Is Virtual Reality The Future of War Reporting?

Christian Stephen explains how Ryot News is changing the future of journalism with new technology.

Global editor for Ryot News, Christian Stephen spoke with Larry recently about his view on the conflict in the Middle East and Ryot’s use of virtual reality as journalism. At age 21, Stephen has already achieved a career's worth of accomplishments. Over the last 5 years he has been documenting conflicts in Iraq, Syria, Afghanistan, Gaza, Somalia, Central African Republic and more.

Ryot news recently introduced the first intersection of virtual reality and war reporting with its film, Welcome to Aleppo. In this game changing new medium, viewers are able to experience the front lines of conflict zones like never before. Although the technology is in its infancy, Stephen writes, “A collection of six cameras facing all directions on a tripod, placed in the areas we worked and breathed, have now brought anyone willing to take the journey with us.” Viewers are able to drag the screen as the video plays, seeing multiple angles of each shot. A woman from Aleppo narrates the film describing the city before it was bombed telling her version of the story.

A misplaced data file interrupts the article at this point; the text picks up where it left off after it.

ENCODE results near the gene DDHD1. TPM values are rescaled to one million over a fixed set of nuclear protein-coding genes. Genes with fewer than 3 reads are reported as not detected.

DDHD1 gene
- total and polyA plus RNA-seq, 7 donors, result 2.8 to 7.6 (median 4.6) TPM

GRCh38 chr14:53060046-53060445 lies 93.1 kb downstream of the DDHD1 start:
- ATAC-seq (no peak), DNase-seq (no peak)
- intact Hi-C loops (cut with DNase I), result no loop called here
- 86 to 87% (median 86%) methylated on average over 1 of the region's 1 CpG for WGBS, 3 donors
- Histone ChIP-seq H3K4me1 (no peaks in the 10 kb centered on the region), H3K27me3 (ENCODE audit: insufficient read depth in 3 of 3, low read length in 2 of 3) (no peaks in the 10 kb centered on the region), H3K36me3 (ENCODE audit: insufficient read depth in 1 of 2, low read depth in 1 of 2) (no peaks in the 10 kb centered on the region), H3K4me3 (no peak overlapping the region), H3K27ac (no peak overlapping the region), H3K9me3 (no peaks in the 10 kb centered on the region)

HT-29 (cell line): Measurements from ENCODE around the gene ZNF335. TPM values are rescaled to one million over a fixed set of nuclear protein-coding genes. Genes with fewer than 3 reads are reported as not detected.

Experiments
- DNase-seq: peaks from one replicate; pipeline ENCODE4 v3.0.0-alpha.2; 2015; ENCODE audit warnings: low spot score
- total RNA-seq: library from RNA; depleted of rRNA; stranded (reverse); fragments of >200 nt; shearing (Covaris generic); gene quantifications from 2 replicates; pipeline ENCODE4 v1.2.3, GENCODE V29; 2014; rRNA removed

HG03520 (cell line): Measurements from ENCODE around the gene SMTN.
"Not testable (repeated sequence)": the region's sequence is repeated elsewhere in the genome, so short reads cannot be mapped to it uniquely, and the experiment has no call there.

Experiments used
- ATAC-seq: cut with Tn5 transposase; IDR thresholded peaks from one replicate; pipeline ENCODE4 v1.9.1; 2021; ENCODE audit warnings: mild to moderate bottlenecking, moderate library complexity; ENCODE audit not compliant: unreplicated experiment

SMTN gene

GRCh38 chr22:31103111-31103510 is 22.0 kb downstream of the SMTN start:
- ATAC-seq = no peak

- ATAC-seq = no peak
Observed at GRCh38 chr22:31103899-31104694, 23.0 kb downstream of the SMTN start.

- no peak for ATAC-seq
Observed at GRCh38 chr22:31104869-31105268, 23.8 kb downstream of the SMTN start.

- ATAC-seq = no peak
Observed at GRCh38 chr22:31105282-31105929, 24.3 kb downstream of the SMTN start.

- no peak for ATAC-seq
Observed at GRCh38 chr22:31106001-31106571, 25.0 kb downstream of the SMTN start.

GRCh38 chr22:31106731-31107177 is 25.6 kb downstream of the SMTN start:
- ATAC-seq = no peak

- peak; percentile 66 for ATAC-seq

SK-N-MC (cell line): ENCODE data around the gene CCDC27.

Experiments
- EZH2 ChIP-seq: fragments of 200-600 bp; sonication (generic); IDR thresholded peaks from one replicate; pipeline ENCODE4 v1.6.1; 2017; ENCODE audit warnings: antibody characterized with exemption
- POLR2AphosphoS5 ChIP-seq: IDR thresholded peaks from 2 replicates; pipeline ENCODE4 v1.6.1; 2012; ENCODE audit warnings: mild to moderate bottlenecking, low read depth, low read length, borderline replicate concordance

Stephen explains that virtual reality provides a new and greater potential for storytelling. “We will be utilizing it in all its forms for every story we possibly can. Every bombed out house, every trench, foxhole, tsunami, hurricane, earthquake, rally, protest, election, war, famine, celebration and the outer reaches of our little and enormous earth. If you’ll have us, and if you’re ready, we would be honored for you to join us in our adventures.” he writes.

Welcome to Aleppo, the first war zone in 360-degree VR gives a glimpse into the streets of Aleppo where buildings look like abandoned doll houses and signs of life are few and far between. The three minute film shows the rubble that is left in the city’s former commercial center, including footage of the area before the conflict as well. Larry asked Stephen why he chose Aleppo for his first VR film to which Stephen answered plainly, “When it came time we could actually use it, I thought if I’m going to make a story that’s as immersive as possible, by definition, it might as well be in the worst place on earth.”

You can watch the full interview below. 

-Bronte Price

The views and opinions expressed herein are those of the author's alone and do not necessarily reflect the views of Ora Media, LLC, its affiliates, or its employees.

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